Surface physical interpenetrating networks of poly(ethylene terephthalate) and poly(ethylene oxide) with biomedical applications

Neil P. Desai, Jeffrey A. Hubbell

Research output: Contribution to journalArticle

136 Citations (Scopus)

Abstract

Poly(ethylene terephthalate) (PET) films were modified by diffusing poly(ethylene oxide) (PEO) into the surface of the PET, which was swollen in a mutual solvent. Subsequent rapid deswelling in a nonsolvent for PET resulted in the stable entrapment of the PEO within the surface of the PET. The PET/PEO systems produced by this technique were phase-mixed nonequilibrium surface structures, kinetically stable below the Tg for PET. The surface-localized structure is referred to as a surface physical interpenetrating network (SPIN), due to the similarity of the forming technique to that for a sequential interpenetrating polymer network. Analyses of these materials by X-ray photoelectron spectroscopy (XPS) and NMR spectroscopy revealed PEO incorporation as high as 23 mol% or 6.4 wt%, with a preferential localization of the PEO near the surface of the PET film. Differential scanning calorimetry (DSC) indicated a phase-mixed structure, despite the thermodynamic incompatibility of PEO and PET, which could be induced to phase separate upon heating above the PET Tg. These materials were stable at 37°C for several months in an aqueous environment, but PEO leaching occurred upon incubation in water at temperatures near the PET Tg as well as upon swelling the PET with organic solvents at room temperature. These materials have been previously shown by us to be extraordinarily resistant to cellular adhesion.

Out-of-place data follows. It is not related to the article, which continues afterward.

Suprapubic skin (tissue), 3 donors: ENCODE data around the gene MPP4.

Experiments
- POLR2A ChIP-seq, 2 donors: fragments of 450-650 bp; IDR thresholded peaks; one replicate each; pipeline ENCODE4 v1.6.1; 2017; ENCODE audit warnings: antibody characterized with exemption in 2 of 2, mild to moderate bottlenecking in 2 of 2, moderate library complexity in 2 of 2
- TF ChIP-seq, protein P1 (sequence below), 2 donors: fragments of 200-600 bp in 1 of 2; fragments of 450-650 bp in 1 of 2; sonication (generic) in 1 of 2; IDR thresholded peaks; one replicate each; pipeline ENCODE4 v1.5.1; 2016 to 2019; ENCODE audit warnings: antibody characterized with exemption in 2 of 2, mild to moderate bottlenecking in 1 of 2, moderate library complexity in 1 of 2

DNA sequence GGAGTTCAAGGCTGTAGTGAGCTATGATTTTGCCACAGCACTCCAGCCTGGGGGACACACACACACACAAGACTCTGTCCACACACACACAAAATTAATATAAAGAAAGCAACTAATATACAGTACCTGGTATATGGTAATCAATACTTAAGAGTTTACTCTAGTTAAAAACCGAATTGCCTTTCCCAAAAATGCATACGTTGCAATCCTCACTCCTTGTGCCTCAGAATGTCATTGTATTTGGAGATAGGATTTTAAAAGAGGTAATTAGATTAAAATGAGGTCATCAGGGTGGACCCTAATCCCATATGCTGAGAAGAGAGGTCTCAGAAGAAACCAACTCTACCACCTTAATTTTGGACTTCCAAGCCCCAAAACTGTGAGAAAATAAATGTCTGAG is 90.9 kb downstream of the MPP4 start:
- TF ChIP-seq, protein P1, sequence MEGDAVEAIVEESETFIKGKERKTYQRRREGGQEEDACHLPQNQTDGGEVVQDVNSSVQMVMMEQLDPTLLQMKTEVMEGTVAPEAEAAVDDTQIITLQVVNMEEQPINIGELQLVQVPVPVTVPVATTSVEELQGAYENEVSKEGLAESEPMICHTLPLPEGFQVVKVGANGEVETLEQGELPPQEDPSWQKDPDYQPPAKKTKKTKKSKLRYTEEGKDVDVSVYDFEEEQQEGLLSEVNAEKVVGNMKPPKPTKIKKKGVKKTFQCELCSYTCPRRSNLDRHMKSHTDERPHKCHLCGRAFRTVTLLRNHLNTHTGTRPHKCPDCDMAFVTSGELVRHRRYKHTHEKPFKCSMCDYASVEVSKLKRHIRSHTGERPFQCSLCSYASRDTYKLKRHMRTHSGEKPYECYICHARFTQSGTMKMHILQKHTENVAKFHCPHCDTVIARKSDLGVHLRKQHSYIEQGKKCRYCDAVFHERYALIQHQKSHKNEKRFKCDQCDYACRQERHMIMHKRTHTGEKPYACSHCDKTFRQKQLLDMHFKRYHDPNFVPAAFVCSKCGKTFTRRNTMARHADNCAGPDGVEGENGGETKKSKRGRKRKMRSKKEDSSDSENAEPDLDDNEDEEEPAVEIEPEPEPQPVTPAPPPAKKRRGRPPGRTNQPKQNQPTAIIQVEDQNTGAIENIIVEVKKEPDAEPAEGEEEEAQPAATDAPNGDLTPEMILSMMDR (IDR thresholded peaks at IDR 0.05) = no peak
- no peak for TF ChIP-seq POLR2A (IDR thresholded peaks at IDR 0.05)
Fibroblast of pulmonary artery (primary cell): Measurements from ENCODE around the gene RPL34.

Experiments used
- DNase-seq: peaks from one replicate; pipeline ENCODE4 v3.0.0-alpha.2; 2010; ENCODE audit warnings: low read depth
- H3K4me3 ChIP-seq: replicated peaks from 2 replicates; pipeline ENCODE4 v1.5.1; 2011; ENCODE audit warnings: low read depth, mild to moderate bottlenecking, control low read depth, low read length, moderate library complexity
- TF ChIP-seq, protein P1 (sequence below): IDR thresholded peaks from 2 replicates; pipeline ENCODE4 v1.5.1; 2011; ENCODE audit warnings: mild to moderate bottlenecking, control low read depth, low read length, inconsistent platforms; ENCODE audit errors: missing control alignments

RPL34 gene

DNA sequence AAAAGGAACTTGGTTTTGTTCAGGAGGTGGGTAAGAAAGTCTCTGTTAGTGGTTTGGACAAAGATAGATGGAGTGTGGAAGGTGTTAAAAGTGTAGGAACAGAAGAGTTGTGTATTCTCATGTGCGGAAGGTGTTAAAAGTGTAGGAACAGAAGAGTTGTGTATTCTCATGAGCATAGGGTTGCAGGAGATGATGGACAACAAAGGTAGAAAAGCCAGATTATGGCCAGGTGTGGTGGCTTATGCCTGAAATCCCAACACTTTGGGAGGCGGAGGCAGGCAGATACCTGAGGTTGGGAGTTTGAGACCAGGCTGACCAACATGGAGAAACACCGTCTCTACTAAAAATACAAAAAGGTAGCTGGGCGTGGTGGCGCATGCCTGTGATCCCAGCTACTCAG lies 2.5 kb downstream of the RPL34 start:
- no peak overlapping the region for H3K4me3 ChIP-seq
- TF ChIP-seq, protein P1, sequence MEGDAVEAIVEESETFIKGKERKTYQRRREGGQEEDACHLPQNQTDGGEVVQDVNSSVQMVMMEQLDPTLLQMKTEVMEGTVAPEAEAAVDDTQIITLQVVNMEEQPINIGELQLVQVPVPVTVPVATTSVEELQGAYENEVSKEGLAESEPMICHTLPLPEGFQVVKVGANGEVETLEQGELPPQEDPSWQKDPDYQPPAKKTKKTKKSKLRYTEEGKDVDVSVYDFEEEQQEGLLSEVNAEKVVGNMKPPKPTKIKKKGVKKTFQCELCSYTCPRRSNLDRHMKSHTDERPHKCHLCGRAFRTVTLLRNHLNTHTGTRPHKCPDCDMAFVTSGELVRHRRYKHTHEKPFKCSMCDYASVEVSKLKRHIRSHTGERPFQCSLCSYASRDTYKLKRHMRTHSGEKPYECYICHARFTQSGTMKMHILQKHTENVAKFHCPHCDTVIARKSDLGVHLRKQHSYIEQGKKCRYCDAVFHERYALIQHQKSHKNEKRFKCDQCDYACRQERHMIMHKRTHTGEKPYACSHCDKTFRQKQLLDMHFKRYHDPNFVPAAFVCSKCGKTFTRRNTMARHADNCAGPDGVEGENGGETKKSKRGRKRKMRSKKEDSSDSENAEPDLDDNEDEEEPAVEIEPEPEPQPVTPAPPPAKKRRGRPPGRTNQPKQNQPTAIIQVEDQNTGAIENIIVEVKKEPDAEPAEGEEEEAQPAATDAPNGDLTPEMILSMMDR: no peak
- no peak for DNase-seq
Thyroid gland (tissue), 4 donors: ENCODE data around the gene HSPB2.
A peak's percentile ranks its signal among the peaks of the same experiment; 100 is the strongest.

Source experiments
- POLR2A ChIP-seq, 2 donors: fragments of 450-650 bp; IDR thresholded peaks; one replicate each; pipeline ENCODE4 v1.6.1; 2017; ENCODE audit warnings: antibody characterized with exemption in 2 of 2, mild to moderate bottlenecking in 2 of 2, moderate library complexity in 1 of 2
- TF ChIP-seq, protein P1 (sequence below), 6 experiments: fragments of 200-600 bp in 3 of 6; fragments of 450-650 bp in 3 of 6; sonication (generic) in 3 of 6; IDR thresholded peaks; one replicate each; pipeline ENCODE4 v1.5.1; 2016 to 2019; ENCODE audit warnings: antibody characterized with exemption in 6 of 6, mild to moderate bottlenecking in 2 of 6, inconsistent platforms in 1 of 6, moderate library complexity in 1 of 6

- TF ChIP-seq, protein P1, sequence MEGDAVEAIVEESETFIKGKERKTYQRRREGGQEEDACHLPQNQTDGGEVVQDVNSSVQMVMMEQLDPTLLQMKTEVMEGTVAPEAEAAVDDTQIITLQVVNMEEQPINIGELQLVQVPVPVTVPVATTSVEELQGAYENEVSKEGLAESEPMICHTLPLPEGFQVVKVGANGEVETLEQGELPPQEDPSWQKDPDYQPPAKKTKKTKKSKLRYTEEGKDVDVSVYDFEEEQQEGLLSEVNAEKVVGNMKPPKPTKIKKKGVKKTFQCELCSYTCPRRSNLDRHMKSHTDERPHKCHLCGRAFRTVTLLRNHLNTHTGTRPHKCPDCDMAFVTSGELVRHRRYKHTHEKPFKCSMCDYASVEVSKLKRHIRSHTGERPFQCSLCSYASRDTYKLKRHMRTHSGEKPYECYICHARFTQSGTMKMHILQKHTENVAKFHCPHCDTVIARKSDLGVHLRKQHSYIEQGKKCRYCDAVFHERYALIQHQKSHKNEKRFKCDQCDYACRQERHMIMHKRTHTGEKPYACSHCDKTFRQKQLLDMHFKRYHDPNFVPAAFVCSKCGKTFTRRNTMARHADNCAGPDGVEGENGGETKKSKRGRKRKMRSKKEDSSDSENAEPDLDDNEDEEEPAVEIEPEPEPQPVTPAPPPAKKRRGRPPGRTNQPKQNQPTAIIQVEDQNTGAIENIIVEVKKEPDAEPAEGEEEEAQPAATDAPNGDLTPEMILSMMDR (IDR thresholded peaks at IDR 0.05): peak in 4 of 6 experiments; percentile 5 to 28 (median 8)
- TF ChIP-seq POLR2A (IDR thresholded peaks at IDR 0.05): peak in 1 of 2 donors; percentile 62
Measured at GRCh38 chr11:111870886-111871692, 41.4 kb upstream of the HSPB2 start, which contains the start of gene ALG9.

Original languageEnglish
Pages (from-to)226-232
Number of pages7
JournalMacromolecules
Volume25
Issue number1
StatePublished - Jan 6 1992
Externally publishedYes

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Polyethylene Terephthalates
Interpenetrating polymer networks
Polyethylene oxides
Polyethylene terephthalates
Surface structure
Organic solvents
Nuclear magnetic resonance spectroscopy
Leaching
Swelling
Differential scanning calorimetry
Adhesion
X ray photoelectron spectroscopy
Thermodynamics
Heating
Temperature
Water

ASJC Scopus subject areas

  • Materials Chemistry

Cite this

Surface physical interpenetrating networks of poly(ethylene terephthalate) and poly(ethylene oxide) with biomedical applications. / Desai, Neil P.; Hubbell, Jeffrey A.

In: Macromolecules, Vol. 25, No. 1, 06.01.1992, p. 226-232.

Research output: Contribution to journalArticle

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